The first change should be to the positioning of the health and mana meter to the bottom of the screen, just above the hot bar in a very minimal lowkey fashion. Minecraft is a game who's highest zone of activity is concentrated on the cross hair and it really excels on keeping the relevant information close to the zone of activity by having hearts (health) and haunches (stamina but could easily be replaced with mana). Ashes similarly plans on making the crosshair a possible main combat focus point and will have many reasons to interface in this mode. A lot of the user attention will be fairly close to the center of the screen. Keeping health and mana managed is an important skill in an mmo, that will be all the more pressed upon by the fact that anyone can join the fray at any time. Taking away your attention from the center of combat increases the difficulty of management artificially and can lead to a lot of needless strain and less awareness of enemies surrounding you. This also frees up ui space on the top left corner to fit ashes higher party count without cluttering the middle left of the screen. No one wants obstruction from the party information, but making the party info smaller than it already is will just leave to needless physical strain.

    The second change should be to the inventory ui. Minecraft's equip and inventory ui is flawlessly simple, clean, and easy to intuitively understand. As Ashes' currently stands the inventory and equipment ui is separate, despite the fact that you need to interact with the 'character sheet' ui as a separate window in order to change your equips. In Minecraft every slot for the equipment matches up with where it is on the body, and it's all accessible in the same menu. If you really needed to switch to an item outside your main hotbar on short notice, you can easily have things set up so that you can quickly switch items out at a given notice, and there are shortcuts for quickly swapping out equipment to the relevant slot.

    Ashes desperately needs something similar. As it currently stands in the Alpha equipment and inventory are separate windows. This would be ok in a standard mmo, however, Ashes has plans for having the ability to switch weapons in combat while also having a small hotbar compared to other MMO's. This means that making equip changes needs to be accessible in the same menu or user frustration will be quite high. I understand the desire for the 'character sheet' to display your equipment info, and for that info to be juxtaposed to the current equipment and character appearance so you can get a good visceral connection between stats and gear built u. But Ashes needs a similar screen that has your character, the equip-able slots, and your available inventory on the same window for simplicity and function sake.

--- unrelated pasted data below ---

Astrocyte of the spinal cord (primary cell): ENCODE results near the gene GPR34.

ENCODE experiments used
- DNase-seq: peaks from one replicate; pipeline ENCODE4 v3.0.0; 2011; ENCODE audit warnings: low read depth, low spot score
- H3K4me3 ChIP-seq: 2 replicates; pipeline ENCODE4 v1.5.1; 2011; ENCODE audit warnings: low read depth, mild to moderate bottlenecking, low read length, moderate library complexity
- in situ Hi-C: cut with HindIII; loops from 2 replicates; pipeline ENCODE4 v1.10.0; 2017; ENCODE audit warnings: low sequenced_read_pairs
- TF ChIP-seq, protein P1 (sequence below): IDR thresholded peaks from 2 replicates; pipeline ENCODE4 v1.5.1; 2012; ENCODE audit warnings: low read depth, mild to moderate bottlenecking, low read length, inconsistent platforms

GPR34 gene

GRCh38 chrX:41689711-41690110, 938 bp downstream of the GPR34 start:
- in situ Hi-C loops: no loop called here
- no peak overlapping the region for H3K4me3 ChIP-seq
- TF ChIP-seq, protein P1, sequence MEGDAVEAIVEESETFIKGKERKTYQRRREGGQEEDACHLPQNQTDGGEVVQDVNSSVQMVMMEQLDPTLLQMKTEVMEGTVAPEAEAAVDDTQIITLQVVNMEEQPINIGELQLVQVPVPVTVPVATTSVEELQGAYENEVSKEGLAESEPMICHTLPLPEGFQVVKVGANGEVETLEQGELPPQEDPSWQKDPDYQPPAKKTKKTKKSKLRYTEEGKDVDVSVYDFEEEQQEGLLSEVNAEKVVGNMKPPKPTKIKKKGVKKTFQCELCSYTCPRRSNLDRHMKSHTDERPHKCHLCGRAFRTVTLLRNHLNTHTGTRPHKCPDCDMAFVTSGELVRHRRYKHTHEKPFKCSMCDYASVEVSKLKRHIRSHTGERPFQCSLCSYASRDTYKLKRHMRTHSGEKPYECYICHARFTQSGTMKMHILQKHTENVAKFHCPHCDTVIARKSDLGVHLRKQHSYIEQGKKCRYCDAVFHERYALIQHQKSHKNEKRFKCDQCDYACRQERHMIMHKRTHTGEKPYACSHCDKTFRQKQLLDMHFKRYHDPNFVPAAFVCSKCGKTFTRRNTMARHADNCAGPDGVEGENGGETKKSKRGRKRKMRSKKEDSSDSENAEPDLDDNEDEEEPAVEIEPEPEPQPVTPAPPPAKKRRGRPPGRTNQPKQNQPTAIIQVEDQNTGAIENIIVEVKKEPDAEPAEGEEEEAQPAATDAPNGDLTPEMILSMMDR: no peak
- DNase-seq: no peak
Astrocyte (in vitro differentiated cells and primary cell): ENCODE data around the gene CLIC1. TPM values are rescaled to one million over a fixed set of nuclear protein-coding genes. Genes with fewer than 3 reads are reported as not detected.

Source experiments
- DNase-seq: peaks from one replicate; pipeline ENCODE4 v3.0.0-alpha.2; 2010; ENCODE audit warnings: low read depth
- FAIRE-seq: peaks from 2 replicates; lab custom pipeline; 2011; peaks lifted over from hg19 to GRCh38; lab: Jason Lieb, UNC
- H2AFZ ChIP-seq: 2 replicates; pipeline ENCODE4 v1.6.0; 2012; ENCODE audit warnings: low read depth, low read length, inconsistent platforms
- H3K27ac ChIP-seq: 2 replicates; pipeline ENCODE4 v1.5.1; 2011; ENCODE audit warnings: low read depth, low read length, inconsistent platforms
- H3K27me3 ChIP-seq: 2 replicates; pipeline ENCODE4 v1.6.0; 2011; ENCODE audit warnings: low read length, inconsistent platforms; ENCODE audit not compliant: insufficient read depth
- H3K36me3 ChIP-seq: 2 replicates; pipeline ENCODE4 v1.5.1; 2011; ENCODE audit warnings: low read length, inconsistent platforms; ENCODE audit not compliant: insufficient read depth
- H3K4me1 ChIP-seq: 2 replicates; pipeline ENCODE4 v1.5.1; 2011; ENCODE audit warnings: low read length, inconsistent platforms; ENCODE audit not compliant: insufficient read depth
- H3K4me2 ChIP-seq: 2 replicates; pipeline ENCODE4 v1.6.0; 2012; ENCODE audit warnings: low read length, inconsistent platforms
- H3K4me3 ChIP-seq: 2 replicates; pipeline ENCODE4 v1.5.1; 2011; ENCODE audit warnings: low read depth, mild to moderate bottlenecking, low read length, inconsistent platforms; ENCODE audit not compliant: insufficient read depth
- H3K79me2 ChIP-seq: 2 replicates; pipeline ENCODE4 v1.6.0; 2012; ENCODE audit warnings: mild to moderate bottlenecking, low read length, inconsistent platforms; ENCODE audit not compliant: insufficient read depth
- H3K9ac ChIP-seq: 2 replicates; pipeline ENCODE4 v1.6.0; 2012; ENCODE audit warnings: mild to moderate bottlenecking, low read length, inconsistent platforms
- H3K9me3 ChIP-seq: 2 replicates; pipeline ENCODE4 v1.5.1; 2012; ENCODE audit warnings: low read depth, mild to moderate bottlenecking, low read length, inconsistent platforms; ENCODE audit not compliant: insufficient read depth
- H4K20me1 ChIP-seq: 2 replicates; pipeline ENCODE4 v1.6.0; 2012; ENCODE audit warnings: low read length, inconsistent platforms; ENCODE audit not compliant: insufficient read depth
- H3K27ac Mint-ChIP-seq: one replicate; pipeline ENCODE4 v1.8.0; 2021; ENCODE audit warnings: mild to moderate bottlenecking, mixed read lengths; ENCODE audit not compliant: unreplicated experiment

It also needs the equip slots to better match up where they are equipped relative to the character. This is a somewhat challenging fix in the current layout, but still doable if you change the order of equipment slots and where the weapon and secondary weapon slots are located. First of all move the gloves and the waist slot to the left half of the equip area. Then move up the accessory slots to the very top of the left hand area of the equip ui sliding your main weapon, then ranged, then shield slots vertically as if they were any other equip slot, Now that you have more room at the bottom, the right hand side of the ui can therefore go in this order of slots: Head, shoulders, torso, arms, gloves, waist, legs, feet. From there all you need to do is scale the equip slots to be closer to the size of the accessory slots. This gives you a much cleaner and understandable order of gear that minimizes fumbling around. It also has the side benefit of making the weapon and shield slots close to the right edge of the equip screen such that if you had a ui window like the character sheet with your inventory slots you could easily place your secondary weapons in the inventory slots closest to the equipped slots for ease of drag and drop if need be.
  • AmmaAmma Member, Alpha One, Adventurer
    An easy way to see what people want is to look on the download counts of addons at games like wow.
    When an Addon has 100.000 downloads, or whatever other high number, then look exactly into it, what options it has and what exactly it shows you or makes for you.
    And make all that beeing able to toggle on/off, to move it around, change it size ...........
  • KarpKarp Member
    Taerrik wrote: »
    I would personally like the ability for multiple UI to be saved client side. And preferably I would like a hotkey to be able to shift between the two (or more) modes.